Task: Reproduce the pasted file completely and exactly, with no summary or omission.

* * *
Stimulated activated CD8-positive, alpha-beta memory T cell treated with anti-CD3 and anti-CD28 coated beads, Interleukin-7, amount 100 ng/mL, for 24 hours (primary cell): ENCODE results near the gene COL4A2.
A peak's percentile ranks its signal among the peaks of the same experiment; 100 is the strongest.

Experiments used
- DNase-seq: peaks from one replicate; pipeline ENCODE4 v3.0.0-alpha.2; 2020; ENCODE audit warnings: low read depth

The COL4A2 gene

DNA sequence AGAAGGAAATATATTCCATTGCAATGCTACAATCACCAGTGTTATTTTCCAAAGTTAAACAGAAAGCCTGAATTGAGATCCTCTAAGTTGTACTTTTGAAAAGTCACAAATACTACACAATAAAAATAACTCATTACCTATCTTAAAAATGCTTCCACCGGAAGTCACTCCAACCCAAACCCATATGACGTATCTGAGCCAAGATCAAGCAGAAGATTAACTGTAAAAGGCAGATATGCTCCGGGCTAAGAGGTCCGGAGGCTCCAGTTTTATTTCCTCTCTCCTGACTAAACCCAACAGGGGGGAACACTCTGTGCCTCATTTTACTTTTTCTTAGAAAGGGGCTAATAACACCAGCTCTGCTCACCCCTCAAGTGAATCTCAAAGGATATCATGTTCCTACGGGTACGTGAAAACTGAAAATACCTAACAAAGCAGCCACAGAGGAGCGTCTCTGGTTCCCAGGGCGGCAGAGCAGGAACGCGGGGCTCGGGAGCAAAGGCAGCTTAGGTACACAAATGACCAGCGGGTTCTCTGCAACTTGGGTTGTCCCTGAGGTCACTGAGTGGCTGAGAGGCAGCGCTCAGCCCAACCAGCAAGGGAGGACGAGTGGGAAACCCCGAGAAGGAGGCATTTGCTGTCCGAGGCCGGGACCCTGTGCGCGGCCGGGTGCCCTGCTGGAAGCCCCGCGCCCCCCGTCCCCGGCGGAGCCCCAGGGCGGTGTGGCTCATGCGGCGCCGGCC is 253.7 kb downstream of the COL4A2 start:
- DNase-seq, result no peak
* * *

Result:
Stimulated activated CD8-positive, alpha-beta memory T cell treated with anti-CD3 and anti-CD28 coated beads, Interleukin-7, amount 100 ng/mL, for 24 hours (primary cell): ENCODE results near the gene COL4A2.
A peak's percentile ranks its signal among the peaks of the same experiment; 100 is the strongest.

Experiments used
- DNase-seq: peaks from one replicate; pipeline ENCODE4 v3.0.0-alpha.2; 2020; ENCODE audit warnings: low read depth

The COL4A2 gene

DNA sequence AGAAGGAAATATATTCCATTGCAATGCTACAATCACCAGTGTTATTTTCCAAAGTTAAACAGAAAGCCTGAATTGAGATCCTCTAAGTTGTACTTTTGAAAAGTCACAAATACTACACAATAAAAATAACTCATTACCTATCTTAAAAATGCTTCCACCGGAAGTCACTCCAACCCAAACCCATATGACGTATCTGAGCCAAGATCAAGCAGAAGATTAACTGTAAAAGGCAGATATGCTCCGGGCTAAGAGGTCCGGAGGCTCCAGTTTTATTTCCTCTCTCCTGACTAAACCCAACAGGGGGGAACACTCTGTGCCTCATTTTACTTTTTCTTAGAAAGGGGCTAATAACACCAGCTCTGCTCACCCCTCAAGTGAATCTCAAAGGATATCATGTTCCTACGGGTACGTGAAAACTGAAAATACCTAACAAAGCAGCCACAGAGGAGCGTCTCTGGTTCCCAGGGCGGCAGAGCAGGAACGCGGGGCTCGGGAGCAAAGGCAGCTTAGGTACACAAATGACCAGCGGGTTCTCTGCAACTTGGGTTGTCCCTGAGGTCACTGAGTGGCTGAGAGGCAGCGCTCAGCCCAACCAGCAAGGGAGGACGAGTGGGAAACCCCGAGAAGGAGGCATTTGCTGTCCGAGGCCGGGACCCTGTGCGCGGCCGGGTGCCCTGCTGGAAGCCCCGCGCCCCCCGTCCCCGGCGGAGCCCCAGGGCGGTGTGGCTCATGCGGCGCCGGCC is 253.7 kb downstream of the COL4A2 start:
- DNase-seq, result no peak